BIG TURNOUT: A Civic Space at the right price and location
A LARGE showing of Coffs Harbour ratepayers has this evening turned out in opposition to Coffs Harbour City Council's proposed $76.5 million Cultural and Civic Space development.
An estimated crowd of around 400-500 people attended the meeting called by former Member for Coffs Harbour Andrew Fraser in the Norm Jordan Pavilion.
Joining Mr Fraser as speakers were Peter Wardman, Cr Keith Rhoades and Bachrach Naumburger Group CEO Steve Gooley.
To loud applause, the panel agreed that Coffs Harbour was in need of improved arts and cultural facilities, but the major factor in their opposition was the cost to the city.
"We know our art gallery is not as good as what it could be, we know the library is not as good as what it could be, but at the end of the day what's been proposed to us by half of the council is I believe unaffordable," Mr Fraser said.
"Over the last eight years every rate increase that the Coffs Harbour City Council has applied for has been granted by IPART and as a result over the last five years our rates have increased by 23.5%.
Mr Fraser said he was fearful if the costs blew out on this major development, ratepayers would inevitably be left to carry the cost, through future rate increases.
Do you support the $76.5 million Cultural and Civic Space development?
This poll ended on 25 July 2019.
Yes Coffs needs improved cultural and arts facilities, but not at that cost
Yes this development will revolutionise Coffs Harbour in arts and culture build it now
No other alternatives must be sought for this facility
No this is unnecessary use of ratepayers funds
This is not a scientific poll. The results reflect only the opinions of those who chose to participate.
He detailed how as the local member he met with council's executive where the plan was proposed to him as a fait accompli.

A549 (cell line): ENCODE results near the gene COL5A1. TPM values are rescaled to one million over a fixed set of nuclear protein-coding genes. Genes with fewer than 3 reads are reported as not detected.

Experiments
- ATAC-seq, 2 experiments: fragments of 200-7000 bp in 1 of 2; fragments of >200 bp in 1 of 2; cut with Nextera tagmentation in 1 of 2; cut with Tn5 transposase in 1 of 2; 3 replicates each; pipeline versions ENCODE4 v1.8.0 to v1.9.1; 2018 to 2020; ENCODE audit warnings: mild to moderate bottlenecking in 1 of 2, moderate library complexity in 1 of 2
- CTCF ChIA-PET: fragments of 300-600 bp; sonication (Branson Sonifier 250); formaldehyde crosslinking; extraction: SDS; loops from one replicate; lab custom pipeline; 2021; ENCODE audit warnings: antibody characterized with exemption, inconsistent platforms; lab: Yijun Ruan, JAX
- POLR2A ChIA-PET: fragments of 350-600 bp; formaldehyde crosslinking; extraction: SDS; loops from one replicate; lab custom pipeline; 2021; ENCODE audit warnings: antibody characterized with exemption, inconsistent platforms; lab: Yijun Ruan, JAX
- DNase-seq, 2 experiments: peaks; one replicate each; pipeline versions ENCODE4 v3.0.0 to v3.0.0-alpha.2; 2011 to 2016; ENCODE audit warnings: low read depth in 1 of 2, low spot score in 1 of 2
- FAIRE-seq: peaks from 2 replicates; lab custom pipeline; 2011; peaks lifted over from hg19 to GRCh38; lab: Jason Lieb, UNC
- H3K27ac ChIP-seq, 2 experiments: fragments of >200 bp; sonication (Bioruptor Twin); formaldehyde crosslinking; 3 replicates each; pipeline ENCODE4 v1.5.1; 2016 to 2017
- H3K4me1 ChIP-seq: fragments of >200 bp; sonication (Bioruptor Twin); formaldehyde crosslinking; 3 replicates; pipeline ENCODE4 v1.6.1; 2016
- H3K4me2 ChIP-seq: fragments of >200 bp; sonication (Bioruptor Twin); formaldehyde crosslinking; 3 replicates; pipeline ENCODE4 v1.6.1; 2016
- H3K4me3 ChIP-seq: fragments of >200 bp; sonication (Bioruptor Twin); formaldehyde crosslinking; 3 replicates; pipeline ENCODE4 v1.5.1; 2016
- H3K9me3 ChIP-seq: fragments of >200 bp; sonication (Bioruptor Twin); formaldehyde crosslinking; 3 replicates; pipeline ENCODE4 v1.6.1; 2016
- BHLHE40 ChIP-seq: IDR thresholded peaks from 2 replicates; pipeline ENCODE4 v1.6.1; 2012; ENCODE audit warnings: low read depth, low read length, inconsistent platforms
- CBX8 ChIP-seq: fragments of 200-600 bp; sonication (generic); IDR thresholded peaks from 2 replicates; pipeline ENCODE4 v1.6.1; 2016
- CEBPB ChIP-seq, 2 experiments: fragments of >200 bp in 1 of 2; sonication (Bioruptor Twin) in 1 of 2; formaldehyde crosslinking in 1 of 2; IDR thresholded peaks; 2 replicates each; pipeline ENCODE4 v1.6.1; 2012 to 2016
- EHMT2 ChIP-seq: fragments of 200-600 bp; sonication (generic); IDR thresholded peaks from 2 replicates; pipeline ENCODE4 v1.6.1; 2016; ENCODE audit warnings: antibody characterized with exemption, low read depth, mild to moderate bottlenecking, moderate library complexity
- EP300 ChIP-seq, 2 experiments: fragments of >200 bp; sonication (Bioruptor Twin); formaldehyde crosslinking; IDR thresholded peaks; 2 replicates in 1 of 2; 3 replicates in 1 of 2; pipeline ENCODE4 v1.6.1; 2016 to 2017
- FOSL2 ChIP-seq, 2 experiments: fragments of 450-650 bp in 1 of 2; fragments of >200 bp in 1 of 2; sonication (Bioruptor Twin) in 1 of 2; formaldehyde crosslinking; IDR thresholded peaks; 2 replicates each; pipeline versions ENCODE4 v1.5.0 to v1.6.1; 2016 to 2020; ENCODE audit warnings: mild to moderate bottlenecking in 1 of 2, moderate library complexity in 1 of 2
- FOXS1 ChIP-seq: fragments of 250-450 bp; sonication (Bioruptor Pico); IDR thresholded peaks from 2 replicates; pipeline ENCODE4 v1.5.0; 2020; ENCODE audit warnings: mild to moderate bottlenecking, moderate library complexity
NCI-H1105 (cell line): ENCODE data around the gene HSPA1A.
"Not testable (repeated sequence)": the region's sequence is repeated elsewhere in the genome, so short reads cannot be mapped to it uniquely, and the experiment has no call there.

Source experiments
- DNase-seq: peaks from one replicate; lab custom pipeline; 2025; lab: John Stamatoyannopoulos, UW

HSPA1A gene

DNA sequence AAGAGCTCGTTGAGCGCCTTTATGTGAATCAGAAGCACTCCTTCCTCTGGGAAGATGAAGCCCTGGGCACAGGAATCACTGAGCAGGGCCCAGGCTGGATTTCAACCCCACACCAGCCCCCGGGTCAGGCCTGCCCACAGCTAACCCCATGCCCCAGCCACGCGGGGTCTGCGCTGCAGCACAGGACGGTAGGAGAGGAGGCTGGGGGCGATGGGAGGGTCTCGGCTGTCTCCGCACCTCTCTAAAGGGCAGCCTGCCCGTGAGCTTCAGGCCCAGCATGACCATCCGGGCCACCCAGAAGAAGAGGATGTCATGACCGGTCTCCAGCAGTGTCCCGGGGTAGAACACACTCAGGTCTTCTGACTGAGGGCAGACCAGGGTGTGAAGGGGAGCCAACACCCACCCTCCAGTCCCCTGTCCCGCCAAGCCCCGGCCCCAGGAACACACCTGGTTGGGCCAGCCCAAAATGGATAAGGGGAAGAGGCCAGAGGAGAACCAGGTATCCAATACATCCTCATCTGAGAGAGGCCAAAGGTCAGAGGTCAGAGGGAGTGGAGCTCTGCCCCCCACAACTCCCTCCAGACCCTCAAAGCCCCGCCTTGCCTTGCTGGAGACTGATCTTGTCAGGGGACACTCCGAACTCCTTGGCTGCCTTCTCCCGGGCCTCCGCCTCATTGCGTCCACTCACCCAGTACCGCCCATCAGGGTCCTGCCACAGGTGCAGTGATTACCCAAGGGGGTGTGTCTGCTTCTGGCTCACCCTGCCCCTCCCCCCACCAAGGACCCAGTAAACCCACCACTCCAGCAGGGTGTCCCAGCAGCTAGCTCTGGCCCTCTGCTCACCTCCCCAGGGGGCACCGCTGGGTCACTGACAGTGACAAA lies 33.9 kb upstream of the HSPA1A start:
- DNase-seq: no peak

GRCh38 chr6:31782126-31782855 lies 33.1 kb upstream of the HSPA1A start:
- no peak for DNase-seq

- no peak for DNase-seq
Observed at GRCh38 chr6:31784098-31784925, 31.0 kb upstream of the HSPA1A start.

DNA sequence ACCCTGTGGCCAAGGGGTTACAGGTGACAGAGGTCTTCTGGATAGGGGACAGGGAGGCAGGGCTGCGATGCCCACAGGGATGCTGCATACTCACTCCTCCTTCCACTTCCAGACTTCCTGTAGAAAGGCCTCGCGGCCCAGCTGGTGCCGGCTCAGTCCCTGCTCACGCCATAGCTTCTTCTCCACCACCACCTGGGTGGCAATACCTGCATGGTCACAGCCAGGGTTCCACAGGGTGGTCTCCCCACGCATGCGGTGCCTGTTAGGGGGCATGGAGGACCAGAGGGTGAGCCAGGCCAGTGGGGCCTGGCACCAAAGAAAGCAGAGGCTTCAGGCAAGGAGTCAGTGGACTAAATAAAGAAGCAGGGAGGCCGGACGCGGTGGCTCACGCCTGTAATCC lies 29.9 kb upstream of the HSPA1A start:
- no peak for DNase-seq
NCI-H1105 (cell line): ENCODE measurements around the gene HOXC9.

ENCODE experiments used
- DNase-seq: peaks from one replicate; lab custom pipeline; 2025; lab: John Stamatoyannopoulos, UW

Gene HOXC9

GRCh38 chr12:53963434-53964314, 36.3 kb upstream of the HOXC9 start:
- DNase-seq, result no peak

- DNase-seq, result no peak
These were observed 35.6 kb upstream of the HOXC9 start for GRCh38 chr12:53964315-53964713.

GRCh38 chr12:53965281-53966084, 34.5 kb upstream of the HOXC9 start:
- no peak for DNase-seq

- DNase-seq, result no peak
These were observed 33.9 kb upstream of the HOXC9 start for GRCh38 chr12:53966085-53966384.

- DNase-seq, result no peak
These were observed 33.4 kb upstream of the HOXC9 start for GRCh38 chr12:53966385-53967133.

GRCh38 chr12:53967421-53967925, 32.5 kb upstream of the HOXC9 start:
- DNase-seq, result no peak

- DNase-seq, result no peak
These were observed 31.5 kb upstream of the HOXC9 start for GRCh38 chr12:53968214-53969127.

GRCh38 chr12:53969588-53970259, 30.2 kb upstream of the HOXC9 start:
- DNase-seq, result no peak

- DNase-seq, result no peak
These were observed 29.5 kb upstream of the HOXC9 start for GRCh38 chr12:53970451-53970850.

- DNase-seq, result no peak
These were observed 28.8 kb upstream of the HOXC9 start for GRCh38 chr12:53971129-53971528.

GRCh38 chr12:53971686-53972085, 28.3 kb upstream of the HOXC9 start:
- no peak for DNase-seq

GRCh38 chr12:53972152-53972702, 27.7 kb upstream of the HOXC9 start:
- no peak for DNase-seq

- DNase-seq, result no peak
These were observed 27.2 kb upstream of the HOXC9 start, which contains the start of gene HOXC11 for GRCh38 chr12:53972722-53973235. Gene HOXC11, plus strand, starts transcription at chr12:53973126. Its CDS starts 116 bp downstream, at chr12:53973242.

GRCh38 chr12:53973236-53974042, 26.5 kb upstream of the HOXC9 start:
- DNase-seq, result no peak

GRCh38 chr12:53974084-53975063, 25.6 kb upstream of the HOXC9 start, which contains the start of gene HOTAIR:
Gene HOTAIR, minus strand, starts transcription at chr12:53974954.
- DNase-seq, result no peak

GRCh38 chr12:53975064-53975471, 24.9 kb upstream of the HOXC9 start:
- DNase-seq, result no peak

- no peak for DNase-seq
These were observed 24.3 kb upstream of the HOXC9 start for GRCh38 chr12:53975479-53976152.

"I was basically told I was a dinosaur because I proposed that we could do this in a cost neutral way, there is more than one option on the table, Keith (Rhoades) put an option on the table the other night at council, I agreed with part of it but not all of it."
"What I am calling for is for us as a community to send the message to council that we want all options fully costed put on the table and brought back to the ratepayers of Coffs Harbour," Mr Fraser said to loud applause.
Previously and again tonight, Mr Fraser outlined his call for council to sell the land that it owns, build an additional storey on the existing council chambers and move the art gallery to City Hill near the Bunker Cartoon Gallery, which is set to undergo major renovation.
That would then allow the library to be extended into the existing art gallery space in Rigby House.
Mr Fraser estimated the proposed Civic Space development in Gordon St would comprise 3700 square metres of office space, when currently council staff occupy 4200 square metres.
"This Glasshouse as I'm calling it started out at $35 million and has now gone to $75 million and if you do some simple sums on the 550 jobs we have been told it will create, if you multiply the average wage of someone working out there at $35,000 or took it on the more realistic figure of $70,000 per year you are going to get a cost in labour alone on the proposed development of between $50-million and $100 million.
"And yet we are being told it will only be $75 million.
"We are also told the visitations to the art gallery and library would be 400,000 people per year, that equates to 167 per hour every open day. I can guarantee you the Macquarie library in Sydney and the art gallery in the Domain don't have that sort of thoroughfare.
Mr Gooley, Mr Wardman and Cr Rhoades all were in agreeance that Coffs Harbour deserves a cultural centre of national regard, but at the right price.
Tomorrow the rescission motion to go before Coffs Harbour City Council next Thursday will be made public online.